officer is that of secretary. At the beginning of
each season the club elects six members to serve
in turn as Masters, one for each social meeting.
The Master is endowed with autocratic powers.
Men only are eligible to membership.

Concerning the clubs supported on the asso-
ciate membership principle it should be under-
stood that the foUowing have supplied the per-
tonners from their ranks of active members:
Apollo, Boylston, Cecilia, Arlington, and Orches-
tral Club. The others (Euterpe, Philharmonic,



BOTTESINL



and Chamber Music Society) have hired tl
performers for their concerts. The associate men
bership in each organisation is limited. [F.H.J

BOTE UND BOCK, a firm of music pul
lishers m Berlin, founded by Eduard Bote ar
Gustav Bock Jan. 27, 183S. The former retire
at the beginning of 1847, leaving Gustav Boc
alone in the business untU his death, Apr. 2
1863. His ^vidow became the proprietor, an
his brother, E. Bock, undertook to direct th
affairs of the firm.

Among the music issued by the house, th
works of Neithardt, Hoffmann, Eebelincj, vo
Hertzberg, etc., and in particular the collectio
of 'Musica Sacra,* edited for the use of th
Domchor, deserve mention. The latter is
compilation of the most prominent composition
a capella, by Italian, Netherlandish, and espe
cially German masters of past time. The pul
Ushers' catalogue contains also a number (
original works by the best composers, and th
firm has done much to disseminate a knowledc
of the masterpieces of Handel, Gluck, Bad
Haydn, Mozart, and Beethoven, by the publica
tion of cheap editions ; attention has also beei
given to modern operatic music, especially tha
of Gounod and Offenbach.

Gustav Bock established the ' Neue Berlin
Musikzeitung,' and succeeded in obtaining th
help of all the more eminent writers on music
and in maintaining practical relations with them
In 1S61 his brother Emil Bock became editor
It now appears weeklj-, and contains, besides :
leading article on the science, theory, or histor'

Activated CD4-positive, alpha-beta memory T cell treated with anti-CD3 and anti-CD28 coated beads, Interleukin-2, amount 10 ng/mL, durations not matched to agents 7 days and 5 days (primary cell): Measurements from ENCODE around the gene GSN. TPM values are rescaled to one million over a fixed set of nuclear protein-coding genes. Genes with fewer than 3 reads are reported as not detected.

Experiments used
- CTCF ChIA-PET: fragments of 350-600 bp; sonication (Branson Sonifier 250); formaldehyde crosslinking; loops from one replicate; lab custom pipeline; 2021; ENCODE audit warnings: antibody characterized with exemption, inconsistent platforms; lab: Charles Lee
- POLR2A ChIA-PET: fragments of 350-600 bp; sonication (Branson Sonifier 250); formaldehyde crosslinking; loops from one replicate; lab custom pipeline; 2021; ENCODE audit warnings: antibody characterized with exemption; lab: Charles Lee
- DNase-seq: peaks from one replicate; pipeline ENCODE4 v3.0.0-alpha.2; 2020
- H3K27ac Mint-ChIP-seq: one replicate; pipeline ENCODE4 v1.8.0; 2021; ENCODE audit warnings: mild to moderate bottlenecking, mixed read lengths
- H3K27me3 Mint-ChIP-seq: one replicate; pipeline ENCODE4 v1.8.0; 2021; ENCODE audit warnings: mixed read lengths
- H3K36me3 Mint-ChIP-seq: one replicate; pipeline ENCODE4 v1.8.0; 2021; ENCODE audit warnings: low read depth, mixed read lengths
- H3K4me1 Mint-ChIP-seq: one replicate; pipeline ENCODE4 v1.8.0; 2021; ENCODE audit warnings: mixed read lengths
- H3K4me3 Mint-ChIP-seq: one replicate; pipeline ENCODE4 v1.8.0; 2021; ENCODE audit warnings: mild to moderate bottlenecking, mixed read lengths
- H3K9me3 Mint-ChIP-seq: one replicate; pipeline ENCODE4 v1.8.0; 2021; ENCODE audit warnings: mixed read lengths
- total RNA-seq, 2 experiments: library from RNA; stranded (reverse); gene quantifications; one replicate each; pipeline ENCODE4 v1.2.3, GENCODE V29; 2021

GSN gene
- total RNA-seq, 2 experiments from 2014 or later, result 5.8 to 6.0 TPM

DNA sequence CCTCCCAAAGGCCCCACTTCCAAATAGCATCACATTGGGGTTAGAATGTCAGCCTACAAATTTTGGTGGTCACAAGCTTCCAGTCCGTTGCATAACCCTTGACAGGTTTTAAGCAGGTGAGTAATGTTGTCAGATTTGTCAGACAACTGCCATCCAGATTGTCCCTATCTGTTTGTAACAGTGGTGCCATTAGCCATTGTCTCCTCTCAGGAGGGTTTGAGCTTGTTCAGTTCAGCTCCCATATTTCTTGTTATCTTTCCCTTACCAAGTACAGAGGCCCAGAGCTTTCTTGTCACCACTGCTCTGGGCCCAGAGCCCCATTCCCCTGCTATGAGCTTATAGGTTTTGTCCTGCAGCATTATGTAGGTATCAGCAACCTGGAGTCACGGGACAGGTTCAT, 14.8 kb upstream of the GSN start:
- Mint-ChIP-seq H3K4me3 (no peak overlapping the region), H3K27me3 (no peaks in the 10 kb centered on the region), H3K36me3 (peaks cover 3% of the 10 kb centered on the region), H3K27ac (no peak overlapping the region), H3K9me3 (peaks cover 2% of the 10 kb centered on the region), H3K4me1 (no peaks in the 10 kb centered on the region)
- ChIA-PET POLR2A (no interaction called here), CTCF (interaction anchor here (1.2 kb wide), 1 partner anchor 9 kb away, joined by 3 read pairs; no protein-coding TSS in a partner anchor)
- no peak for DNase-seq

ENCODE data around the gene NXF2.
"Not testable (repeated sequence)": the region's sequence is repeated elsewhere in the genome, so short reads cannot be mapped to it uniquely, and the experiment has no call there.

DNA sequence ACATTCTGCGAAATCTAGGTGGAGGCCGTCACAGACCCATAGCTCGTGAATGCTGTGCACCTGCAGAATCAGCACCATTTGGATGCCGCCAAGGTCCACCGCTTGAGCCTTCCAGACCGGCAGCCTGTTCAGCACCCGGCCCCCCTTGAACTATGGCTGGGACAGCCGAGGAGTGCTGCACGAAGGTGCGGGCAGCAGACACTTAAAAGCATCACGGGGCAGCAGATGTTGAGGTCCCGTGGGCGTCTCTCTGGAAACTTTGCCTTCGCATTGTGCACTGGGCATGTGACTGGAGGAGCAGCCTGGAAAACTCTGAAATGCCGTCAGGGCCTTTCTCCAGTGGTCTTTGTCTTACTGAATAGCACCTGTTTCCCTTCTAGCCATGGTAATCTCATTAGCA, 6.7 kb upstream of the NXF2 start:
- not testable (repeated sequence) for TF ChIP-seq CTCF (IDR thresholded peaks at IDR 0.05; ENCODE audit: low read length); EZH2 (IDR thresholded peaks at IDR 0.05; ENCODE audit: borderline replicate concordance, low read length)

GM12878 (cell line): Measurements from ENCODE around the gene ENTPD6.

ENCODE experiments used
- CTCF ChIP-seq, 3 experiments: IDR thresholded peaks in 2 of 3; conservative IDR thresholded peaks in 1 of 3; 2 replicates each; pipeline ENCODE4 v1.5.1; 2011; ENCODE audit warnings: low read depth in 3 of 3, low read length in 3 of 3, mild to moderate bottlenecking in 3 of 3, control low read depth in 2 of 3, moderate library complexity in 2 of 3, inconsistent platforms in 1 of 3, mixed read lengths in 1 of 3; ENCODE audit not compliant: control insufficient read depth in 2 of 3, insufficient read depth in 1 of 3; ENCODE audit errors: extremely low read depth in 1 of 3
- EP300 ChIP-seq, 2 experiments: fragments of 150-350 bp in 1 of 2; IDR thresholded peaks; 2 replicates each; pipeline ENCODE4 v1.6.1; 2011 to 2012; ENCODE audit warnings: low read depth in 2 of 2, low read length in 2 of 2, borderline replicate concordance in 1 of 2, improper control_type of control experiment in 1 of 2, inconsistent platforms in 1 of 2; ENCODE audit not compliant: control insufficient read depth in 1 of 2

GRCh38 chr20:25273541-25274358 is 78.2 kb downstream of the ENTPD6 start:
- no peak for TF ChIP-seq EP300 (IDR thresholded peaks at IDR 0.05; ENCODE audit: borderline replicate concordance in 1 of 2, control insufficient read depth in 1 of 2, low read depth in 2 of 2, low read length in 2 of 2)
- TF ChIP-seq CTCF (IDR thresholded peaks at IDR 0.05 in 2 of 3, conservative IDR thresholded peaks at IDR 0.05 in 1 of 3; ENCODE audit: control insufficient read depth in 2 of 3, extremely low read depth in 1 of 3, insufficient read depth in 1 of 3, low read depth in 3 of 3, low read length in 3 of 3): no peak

of music, numerous notices from all importan'
towns ; but in recent times its importance has
become somewhat lessened.

The present owner of the publishing business is
Herr Hugo Bock, into whose possession it passec
in February i873. FA D '

BOTTESINI, Giovanni, a veiy celebratec
virtuoso on the double bass, also an excellent;
conductor and composer, was bom on Dec. 24,
1 82 2, at Crema in Lombardy. He is the son oi"
a good musician and clarinet plaj-er of his native
town, and as a boy sang in the chapel choir. He
early displayed such a remarkable talent for music
that at the age of eleven application was made
for him to be admitted into the Conservatorio at
Milan. It so happened that there was only one
vacant place, and that for a contrabassist. Bot-^
tesini accordingly commenced the study of the ;
double bass, was admitted at the Conservatoire 'i
and, it is said, before long played almost as well
as he did afterwards, when his marvellous com-
mand over this unwieldy instrument excited the
admiration of the whole musical world of Europe.
His masters were Eossi for the double bass,
Basili and Vaccai for harmony and composition.
On leaving the Conservatorio he travelled with
his fellow pupil Signor Arditi (then a violin ft
player) and afterwards went to America.
Eventually he accepted a lucrative engagement
at the Havana as principal double bass in the
orchestra, which he retained for many years.



BOTTESINI.

Eere his first opera, ' Christophe Colombe,' was
jiven in 1846.

His first appearance in this country was on
June 26, 1849, ^*' ^^^ Musical Union, where he
ulayed the violoncello part of one of Onslow's
quintets, which, it will be remembered, contain
orominent solo passages for that instrument. By
bis performance of this and of a solo he aston-
shed all j^resent, and at once won for himself
;he reputation which he has ever since enjoyed,
if being the most accomplished virtuoso on the
louble bass in the annals of musical history,
rhose alone who have heard him play can realise
ihe beauty of the performance. It is not only
narvellous as a tour de force, but the consum-
nate skill of this great artist enables him to
i)n)duce a result delightful even for the most
astidious musician to listen to. Extraordinary
■ygility and strength of hand, dexterous use of
he harmonics, purity of tone and intonation,
I)erfect taste in phrasing — in fact all the re-
juisites of a great solo placer — are exhibited by
ijottesini on this cumbrous instrument. It can
inly be regretted that such exceptional powers
hould not have been devoted to an instrument
nore worthy of them. It may be mentioned
hat Bottesini plays upon a three-stringed bass,
vhich he prefers as being more sonorous, and
vith a bow made and held somewhat lilie that
if the violoncello, whereas tlie curved bow gen-
rally employed in the orchestra was used by
)ragonetti. (The relative merits of these two
orms of bow were the subject of an enquiry by
k committee nominated by the Paris Conser-